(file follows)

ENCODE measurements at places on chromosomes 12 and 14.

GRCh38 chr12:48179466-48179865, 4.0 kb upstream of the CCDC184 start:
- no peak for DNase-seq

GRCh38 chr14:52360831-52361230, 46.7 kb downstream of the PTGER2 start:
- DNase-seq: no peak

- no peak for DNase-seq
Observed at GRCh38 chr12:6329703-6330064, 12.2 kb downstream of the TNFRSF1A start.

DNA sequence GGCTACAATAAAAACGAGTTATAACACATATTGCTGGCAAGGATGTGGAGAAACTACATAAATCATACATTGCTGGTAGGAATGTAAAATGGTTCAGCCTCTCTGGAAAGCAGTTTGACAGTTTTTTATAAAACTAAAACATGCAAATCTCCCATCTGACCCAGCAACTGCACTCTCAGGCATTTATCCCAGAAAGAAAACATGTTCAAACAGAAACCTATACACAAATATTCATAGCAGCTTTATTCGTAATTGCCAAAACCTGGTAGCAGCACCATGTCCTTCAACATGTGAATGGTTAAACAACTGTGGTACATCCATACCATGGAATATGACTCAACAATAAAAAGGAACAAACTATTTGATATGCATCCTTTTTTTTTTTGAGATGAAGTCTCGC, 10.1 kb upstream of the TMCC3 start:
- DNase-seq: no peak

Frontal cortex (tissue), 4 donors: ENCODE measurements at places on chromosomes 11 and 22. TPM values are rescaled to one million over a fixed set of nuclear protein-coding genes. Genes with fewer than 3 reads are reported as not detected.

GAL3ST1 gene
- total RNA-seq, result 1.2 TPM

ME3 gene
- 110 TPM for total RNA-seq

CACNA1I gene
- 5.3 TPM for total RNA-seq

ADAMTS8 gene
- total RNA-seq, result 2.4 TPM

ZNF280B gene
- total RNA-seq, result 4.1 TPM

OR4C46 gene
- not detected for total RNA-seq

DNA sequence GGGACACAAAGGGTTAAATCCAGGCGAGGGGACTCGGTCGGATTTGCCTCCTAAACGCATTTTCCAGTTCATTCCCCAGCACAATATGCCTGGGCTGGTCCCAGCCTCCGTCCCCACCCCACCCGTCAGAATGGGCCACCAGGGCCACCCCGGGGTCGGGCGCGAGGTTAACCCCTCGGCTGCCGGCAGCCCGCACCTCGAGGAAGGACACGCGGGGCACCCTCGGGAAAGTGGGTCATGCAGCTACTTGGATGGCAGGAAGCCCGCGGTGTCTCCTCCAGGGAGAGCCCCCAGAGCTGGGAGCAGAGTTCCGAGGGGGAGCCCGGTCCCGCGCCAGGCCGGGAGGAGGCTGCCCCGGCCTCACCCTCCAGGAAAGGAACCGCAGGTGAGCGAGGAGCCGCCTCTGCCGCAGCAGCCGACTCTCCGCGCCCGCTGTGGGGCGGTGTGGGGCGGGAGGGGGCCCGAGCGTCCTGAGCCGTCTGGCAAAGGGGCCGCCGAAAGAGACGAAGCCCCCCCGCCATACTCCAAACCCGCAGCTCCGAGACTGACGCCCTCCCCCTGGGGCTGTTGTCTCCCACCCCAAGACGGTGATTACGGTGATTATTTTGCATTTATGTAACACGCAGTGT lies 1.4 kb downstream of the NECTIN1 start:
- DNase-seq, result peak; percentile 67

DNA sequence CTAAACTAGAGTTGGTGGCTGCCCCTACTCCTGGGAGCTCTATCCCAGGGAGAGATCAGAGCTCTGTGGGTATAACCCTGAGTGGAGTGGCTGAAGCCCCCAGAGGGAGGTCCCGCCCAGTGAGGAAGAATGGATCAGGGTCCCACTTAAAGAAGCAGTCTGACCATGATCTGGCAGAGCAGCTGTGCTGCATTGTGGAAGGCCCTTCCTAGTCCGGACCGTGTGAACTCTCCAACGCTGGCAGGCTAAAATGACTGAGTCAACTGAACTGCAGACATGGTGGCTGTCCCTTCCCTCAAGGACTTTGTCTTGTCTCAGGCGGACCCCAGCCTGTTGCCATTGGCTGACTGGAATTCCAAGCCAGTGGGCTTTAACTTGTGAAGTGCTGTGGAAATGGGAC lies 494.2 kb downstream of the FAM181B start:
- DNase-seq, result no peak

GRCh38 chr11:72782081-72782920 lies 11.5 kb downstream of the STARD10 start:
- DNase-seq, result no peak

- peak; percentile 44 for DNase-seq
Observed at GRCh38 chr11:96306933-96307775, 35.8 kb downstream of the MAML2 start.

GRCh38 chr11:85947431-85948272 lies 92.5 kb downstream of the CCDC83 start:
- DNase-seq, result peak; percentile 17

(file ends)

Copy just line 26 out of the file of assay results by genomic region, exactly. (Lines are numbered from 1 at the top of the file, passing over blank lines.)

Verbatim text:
- DNase-seq, result no peak